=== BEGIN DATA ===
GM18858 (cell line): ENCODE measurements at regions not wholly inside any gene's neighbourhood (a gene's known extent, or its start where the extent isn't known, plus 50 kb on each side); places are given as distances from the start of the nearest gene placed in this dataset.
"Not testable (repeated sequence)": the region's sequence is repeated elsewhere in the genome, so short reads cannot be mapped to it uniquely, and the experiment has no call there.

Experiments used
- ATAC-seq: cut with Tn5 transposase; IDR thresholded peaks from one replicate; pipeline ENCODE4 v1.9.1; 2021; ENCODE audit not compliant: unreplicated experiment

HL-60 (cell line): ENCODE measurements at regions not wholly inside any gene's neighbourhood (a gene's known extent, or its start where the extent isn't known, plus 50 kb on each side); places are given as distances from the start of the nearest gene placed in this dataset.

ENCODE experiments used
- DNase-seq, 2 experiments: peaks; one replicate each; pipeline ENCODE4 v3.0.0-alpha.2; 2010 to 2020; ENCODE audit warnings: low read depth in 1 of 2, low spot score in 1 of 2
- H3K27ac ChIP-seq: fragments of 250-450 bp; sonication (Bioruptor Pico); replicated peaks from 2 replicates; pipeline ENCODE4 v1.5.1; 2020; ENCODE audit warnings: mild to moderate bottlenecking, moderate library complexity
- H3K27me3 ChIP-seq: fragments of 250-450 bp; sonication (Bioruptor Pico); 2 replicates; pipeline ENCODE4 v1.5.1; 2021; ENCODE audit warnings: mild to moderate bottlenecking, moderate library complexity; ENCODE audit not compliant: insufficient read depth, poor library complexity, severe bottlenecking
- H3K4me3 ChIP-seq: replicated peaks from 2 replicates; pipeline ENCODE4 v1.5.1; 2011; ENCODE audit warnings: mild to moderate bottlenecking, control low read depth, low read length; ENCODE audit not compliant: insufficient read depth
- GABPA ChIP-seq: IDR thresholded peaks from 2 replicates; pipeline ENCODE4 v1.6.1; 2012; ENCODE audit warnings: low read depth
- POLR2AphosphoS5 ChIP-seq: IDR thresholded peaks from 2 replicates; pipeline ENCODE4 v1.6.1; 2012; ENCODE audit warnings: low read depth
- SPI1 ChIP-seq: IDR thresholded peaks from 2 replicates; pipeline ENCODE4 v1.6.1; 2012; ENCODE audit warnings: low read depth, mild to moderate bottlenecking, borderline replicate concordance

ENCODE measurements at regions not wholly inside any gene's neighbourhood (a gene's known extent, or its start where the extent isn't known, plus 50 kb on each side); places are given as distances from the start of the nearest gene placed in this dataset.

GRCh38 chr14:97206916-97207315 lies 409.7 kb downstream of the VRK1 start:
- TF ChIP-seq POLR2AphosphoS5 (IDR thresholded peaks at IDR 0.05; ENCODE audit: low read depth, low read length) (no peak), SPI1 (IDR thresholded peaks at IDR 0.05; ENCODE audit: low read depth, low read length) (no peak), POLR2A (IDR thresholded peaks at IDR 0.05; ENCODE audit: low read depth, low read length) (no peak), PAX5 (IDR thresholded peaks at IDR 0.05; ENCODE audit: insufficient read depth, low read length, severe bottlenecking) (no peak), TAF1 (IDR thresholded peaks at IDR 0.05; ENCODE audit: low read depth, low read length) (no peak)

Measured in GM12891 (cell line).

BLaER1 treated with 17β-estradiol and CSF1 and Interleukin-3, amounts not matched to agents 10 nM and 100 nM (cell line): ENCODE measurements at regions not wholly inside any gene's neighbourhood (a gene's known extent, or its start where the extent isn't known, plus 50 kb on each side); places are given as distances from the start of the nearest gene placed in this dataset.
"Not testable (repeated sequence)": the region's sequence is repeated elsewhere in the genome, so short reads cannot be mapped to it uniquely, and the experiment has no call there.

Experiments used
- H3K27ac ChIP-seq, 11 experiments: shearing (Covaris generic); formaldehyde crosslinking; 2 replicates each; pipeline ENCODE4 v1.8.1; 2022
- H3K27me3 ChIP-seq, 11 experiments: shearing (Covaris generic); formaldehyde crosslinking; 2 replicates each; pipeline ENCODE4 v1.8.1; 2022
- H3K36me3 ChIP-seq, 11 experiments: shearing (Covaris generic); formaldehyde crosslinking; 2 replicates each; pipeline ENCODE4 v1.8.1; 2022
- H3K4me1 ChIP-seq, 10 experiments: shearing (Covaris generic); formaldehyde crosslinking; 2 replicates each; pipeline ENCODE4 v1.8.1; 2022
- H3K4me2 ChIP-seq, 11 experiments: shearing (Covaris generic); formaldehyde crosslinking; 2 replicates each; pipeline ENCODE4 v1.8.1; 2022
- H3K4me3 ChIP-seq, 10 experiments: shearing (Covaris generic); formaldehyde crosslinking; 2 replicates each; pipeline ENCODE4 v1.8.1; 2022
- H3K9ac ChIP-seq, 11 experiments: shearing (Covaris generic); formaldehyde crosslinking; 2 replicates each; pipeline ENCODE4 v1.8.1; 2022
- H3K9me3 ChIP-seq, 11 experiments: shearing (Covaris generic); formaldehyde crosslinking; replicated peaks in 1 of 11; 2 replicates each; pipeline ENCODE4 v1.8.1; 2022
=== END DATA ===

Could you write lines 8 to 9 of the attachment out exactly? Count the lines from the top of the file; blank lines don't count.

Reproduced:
- H3K27ac ChIP-seq: fragments of 250-450 bp; sonication (Bioruptor Pico); replicated peaks from 2 replicates; pipeline ENCODE4 v1.5.1; 2020; ENCODE audit warnings: mild to moderate bottlenecking, moderate library complexity
- H3K27me3 ChIP-seq: fragments of 250-450 bp; sonication (Bioruptor Pico); 2 replicates; pipeline ENCODE4 v1.5.1; 2021; ENCODE audit warnings: mild to moderate bottlenecking, moderate library complexity; ENCODE audit not compliant: insufficient read depth, poor library complexity, severe bottlenecking